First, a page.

Business Analysis and Beer:30 – Beer Change Management
Beer:30 - The end of Friday routine that has become engrained into the culture here at the Milwaukee office. A time to come together to reflect on another week; the good and the bad, settled over a beer. Coming to together to discuss plans for the weekend or the coming work week, but we can only talk about work so much! Our clients always think it is a blast to join in as well, with the focal point of the conversation around our new IoT enabled kegerator (Here are the links to Johns articles Part1 Part2 check them out!). Beer:30 really is just a great time to socialize and relax with colleagues.
Now, don’t be fooled by this merriment - Beer is very serious business.
When I arrived at Concurrency as a Business Analyst Intern I was given the opportunity and privilege to be the keeper of the kegerator. Our setup at the time (current state) was a basic Kegco kegerator, essentially a mini-fridge with two taps on the top. As well as an additional mini-fridge for cold storage. This posed a few problems: no way of identifying how much beer we currently had in the kegs, maintaining the inventory of beer, and quality of the beer coming out of the tap. At the time, marketing was taking on the role as our beer acquirers with their full-time responsibilities. I have heard the horror stories of those Beer:30s that never were, because we ran out of beer. Additionally, the beer lines were never cleaned, nor did we have the means to do so. I think any brewer would have been disappointed by what we were doing to the taste of the beer they worked so hard to perfect! The system got the job done, but there was lots of room for improvement.
After thorough requirements gathering and current state analysis, it was time for an upgrade. The gaps were as follows: needed the proper appliance to administer beer at a sufficient rate and quality, more refrigeration space to keep backup kegs ready and at optimal temperature, and a way to track our consumption to forecast inventory. I had a few beer dispensing models picked out at this point, but there was one option that I knew was the best of the best. I pitched my directed design to the one and only Jim Savage, Concurrency's owner, as this would be affecting his beer tab! We landed on the best of the best, a Perlick direct draw system that was custom built for us right here in Milwaukee. The quality and performance of the system was well worth the additional upfront costs, hoping to keep the system up and running for years to come! This system also offered options to be upgraded in the future if we so desired.
With the awesome new Kegerator, came along more responsibility to make sure that it was properly being properly taken care of. As a celebration for my first billable hours, my manager gave me the go ahead to enroll to become a certified Cicerone Beer Server. https://www.cicerone.org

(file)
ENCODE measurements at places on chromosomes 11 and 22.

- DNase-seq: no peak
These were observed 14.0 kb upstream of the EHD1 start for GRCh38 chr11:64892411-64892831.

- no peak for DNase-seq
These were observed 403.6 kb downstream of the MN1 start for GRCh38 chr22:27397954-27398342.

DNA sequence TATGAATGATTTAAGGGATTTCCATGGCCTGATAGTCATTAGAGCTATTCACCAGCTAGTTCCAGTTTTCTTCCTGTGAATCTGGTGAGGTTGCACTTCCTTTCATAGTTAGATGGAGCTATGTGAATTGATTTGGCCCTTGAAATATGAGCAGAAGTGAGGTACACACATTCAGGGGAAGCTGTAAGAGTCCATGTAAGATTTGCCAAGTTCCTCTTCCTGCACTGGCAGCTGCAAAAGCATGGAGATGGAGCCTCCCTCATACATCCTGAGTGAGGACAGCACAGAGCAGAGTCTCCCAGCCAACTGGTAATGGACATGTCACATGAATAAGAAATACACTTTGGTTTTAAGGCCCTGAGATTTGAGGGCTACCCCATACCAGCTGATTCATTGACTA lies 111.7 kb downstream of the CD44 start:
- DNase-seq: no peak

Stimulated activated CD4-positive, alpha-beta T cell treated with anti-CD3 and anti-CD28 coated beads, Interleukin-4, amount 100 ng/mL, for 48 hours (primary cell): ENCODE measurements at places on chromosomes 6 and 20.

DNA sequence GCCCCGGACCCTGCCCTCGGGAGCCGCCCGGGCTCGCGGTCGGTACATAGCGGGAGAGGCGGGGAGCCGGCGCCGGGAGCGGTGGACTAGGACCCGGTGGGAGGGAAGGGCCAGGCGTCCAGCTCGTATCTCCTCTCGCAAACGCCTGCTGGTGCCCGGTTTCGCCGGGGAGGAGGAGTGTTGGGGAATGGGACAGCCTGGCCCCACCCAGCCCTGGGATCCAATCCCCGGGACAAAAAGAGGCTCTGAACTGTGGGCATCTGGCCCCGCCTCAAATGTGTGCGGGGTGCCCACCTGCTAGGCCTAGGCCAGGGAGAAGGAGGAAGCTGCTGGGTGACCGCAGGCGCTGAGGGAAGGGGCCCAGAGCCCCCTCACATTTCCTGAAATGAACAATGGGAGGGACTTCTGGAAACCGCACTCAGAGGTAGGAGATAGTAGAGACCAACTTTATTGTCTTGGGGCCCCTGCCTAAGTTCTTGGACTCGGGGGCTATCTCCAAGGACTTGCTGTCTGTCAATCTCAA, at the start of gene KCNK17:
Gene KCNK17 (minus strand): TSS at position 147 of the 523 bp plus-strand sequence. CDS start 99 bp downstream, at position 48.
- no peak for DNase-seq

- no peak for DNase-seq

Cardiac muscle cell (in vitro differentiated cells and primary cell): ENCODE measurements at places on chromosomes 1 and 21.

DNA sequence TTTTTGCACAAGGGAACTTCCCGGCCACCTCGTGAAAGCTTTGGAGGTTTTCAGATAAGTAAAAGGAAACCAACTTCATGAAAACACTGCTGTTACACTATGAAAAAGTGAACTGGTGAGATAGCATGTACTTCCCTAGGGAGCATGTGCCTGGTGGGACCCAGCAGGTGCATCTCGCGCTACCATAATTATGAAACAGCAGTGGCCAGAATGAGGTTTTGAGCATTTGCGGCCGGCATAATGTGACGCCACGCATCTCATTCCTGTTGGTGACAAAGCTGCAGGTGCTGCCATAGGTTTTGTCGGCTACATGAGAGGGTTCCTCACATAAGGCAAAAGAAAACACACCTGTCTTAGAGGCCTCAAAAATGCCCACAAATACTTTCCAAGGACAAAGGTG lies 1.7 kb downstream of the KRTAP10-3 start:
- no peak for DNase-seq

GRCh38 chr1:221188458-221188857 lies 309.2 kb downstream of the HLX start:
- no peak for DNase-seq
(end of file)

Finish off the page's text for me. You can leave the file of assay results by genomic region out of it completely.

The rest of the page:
Great beer service starts with fundamentals: beer clean glassware, a proper pour, and beer that hasn’t been ruined by improper handling. And in today’s beer world, every dialog between server and guest begins with talk of beer styles and flavors. The Cicerone Certified Beer Server exam assesses these skills to recognize those individuals who are prepared to serve today’s wide range of beers. From <https://www.cicerone.org/us-en/certifications/certified-beer-server>
In short, the class was a great learning experience and it opened my eyes to the world of beer beyond Natty Light and plastic cups!
With my new knowledge I created a standard operating procedure and training plan for kegerator maintenance. This included cleaning the lines and taps, handling the kegs, and how to hook up the various Co2 and beverage lines.
There still was a problem though… how much beer was left in the kegs?! There is nothing better to get the creative process flowing like a cold beer (or two), and the team got to thinking… John Adali and I worked to pick out a flow meter and valve that would not disrupt the flow of beer in the lines. Again, check out John's blog for the details around what John did on the technical side. I added change management into the Standard Operating Procedure (SOP), ensuring we are allowing enough time to remediate any installation issues before Friday. This also includes making sure we have back up supplies for any urgent repairs. Ultimately building out a change management and admin guide that makes sure there will be no disruption of service to the end users, and that the users have the best experience possible. Although, it is easy to have a high user adoption rate when it comes to beer drinking!
Beer30 is just one of the great parts of working at Concurrency. It is a great time for new employees to get to know everyone in a casual setting, work through any consulting woes and networking with clients. Also, providing me with great BA practice and, of course, for a college intern to have the coolest job he could ever hope for during his college career!